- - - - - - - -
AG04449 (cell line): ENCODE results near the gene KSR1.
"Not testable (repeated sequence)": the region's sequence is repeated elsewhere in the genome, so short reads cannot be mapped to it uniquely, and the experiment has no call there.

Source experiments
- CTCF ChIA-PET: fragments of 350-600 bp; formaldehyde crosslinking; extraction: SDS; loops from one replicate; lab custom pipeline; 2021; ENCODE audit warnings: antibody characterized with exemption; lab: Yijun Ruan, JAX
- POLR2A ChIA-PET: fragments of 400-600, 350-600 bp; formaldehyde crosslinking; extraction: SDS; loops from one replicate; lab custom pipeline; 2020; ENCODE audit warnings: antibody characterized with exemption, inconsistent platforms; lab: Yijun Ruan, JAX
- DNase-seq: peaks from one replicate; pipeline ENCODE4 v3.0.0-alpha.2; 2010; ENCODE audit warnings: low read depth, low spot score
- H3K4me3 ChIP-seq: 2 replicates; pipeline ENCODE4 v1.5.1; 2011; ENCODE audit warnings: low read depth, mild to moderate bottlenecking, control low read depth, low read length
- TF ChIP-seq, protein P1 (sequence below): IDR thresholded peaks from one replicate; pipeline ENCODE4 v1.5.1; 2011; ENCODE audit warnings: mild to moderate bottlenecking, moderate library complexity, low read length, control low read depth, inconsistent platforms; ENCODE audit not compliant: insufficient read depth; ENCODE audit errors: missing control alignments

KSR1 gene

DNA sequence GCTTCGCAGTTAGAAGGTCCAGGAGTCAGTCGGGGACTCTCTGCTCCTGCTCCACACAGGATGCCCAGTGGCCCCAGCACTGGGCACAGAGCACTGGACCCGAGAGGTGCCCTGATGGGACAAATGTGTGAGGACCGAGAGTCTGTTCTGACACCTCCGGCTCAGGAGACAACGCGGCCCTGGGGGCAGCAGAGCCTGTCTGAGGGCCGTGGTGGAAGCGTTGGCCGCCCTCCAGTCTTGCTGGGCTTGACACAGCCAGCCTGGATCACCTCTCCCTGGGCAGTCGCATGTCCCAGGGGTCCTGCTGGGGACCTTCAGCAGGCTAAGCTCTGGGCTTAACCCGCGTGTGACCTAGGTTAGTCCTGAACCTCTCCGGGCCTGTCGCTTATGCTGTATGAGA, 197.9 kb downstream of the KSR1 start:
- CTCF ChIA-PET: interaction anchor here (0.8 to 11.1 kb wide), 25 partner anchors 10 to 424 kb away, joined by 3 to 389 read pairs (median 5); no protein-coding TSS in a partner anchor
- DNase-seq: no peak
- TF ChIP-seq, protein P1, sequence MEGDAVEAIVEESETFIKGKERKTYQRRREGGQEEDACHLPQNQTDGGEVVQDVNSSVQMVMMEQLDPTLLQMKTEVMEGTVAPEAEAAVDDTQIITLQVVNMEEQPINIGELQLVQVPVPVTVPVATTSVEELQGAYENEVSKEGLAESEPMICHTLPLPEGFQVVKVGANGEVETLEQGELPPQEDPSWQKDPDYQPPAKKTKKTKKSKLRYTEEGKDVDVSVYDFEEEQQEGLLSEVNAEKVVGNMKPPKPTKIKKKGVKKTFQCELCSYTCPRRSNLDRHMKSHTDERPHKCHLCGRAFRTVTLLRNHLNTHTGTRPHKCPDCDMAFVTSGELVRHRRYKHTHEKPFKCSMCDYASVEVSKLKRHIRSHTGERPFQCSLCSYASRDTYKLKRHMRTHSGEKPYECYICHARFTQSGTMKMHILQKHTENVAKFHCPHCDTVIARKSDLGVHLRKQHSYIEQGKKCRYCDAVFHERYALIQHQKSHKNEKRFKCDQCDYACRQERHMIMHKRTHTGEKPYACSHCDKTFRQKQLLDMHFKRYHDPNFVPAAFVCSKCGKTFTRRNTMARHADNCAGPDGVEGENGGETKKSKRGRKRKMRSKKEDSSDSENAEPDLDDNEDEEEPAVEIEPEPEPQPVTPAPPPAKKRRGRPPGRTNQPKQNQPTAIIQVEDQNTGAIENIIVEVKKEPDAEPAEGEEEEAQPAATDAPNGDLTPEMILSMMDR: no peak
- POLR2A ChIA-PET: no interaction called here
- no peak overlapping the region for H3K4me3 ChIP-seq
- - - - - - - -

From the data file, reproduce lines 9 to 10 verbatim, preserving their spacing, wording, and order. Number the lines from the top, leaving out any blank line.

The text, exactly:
KSR1 gene

DNA sequence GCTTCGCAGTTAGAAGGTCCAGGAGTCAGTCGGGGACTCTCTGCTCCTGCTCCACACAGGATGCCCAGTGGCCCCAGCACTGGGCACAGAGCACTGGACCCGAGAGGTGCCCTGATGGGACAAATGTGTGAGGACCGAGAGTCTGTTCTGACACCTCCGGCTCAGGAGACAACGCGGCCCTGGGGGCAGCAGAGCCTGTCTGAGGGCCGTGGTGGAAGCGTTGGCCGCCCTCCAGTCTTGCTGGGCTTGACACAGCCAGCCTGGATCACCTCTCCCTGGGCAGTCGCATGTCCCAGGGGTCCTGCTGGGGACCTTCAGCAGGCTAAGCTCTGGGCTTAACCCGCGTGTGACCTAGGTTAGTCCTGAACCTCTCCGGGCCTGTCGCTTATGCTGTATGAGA, 197.9 kb downstream of the KSR1 start: